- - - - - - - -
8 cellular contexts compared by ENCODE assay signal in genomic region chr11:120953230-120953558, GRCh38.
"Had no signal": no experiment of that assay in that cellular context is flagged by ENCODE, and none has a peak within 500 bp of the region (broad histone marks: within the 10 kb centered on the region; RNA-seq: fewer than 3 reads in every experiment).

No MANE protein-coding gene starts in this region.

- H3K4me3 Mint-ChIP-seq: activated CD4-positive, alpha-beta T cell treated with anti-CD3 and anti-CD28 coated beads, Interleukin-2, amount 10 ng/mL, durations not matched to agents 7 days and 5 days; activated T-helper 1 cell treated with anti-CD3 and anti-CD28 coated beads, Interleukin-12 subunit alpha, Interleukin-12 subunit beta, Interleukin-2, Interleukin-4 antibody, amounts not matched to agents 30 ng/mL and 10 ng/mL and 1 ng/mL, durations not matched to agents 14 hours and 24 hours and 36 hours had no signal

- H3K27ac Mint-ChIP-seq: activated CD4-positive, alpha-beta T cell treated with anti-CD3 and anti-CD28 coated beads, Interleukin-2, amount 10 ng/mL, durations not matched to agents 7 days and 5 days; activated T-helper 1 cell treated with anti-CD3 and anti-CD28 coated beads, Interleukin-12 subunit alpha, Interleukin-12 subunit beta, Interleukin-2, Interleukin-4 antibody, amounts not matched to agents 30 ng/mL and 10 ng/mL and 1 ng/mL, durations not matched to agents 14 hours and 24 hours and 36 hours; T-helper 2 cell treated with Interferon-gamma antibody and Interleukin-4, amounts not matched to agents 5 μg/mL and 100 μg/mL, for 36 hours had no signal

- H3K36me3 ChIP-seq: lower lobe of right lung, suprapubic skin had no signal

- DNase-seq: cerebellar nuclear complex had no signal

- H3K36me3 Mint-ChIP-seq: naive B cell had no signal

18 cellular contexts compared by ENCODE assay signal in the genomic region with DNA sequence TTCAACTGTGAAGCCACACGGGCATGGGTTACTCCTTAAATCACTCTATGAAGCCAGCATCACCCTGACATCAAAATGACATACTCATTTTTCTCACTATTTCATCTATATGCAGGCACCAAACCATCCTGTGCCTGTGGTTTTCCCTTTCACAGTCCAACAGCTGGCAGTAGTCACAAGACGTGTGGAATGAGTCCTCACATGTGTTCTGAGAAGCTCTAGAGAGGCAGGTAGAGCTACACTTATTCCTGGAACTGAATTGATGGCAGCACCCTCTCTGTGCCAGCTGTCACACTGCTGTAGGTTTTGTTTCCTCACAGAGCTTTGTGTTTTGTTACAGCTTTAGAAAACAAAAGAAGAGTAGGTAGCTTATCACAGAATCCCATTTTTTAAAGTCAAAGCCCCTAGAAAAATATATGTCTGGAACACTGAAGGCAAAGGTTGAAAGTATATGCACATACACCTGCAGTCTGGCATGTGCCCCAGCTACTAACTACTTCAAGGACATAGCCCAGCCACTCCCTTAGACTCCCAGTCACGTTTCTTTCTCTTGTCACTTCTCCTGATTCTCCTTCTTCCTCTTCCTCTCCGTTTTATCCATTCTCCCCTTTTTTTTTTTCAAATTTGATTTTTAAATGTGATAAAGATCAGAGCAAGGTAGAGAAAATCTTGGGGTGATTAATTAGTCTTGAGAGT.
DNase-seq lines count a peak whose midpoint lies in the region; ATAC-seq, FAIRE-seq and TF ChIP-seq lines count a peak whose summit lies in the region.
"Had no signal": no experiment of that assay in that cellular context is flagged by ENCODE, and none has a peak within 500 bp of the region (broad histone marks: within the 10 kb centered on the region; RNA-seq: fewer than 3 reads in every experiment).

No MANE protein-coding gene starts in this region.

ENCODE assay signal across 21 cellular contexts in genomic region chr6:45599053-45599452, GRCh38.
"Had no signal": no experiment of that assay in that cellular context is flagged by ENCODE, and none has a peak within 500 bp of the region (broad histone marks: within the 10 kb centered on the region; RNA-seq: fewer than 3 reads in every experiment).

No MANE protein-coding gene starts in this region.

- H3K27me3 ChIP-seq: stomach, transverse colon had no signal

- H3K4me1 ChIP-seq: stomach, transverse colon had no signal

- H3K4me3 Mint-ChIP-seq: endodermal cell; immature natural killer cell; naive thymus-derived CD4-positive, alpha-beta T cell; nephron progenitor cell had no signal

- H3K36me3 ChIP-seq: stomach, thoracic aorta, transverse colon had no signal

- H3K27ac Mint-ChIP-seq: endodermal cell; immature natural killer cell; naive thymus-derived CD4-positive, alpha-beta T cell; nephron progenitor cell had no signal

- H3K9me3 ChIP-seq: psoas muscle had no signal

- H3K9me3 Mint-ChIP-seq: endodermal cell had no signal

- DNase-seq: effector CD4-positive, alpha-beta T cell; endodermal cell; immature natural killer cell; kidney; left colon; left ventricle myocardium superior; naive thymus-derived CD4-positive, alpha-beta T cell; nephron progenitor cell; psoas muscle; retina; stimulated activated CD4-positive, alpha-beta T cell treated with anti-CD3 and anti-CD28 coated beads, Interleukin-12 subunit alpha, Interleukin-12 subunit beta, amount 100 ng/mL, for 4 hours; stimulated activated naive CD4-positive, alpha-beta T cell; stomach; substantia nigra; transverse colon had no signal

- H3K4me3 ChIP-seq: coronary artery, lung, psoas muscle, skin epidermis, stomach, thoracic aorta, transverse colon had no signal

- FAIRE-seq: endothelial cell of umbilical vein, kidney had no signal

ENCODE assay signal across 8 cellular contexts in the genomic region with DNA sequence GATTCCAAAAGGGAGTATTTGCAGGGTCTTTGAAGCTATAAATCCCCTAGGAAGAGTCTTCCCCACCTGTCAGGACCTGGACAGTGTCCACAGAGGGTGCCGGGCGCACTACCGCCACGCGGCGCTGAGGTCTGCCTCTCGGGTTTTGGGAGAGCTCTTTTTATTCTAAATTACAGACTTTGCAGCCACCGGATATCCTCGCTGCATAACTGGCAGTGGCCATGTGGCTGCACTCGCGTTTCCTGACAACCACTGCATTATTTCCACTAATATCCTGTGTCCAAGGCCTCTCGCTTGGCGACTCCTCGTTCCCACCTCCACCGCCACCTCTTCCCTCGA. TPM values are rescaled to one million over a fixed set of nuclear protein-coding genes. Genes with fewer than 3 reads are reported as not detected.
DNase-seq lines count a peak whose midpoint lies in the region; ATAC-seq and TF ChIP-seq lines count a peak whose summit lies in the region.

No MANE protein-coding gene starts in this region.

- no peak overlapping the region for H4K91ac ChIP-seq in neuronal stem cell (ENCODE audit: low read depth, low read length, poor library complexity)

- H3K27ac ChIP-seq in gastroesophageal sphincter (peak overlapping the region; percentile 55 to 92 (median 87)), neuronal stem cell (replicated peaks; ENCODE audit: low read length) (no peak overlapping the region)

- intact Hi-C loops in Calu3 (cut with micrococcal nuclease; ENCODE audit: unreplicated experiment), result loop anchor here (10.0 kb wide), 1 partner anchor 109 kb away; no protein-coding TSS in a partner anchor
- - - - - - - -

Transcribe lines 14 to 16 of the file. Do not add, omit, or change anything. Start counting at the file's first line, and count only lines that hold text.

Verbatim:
"Had no signal": no experiment of that assay in that cellular context is flagged by ENCODE, and none has a peak within 500 bp of the region (broad histone marks: within the 10 kb centered on the region; RNA-seq: fewer than 3 reads in every experiment).

No MANE protein-coding gene starts in this region.

- H3K27me3 ChIP-seq: stomach, transverse colon had no signal